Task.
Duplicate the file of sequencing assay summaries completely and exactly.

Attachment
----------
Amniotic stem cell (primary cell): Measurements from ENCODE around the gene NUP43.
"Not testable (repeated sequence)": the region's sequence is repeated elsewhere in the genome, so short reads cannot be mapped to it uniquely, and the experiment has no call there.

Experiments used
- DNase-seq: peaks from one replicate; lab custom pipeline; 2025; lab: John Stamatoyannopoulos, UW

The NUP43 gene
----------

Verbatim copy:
Amniotic stem cell (primary cell): Measurements from ENCODE around the gene NUP43.
"Not testable (repeated sequence)": the region's sequence is repeated elsewhere in the genome, so short reads cannot be mapped to it uniquely, and the experiment has no call there.

Experiments used
- DNase-seq: peaks from one replicate; lab custom pipeline; 2025; lab: John Stamatoyannopoulos, UW

The NUP43 gene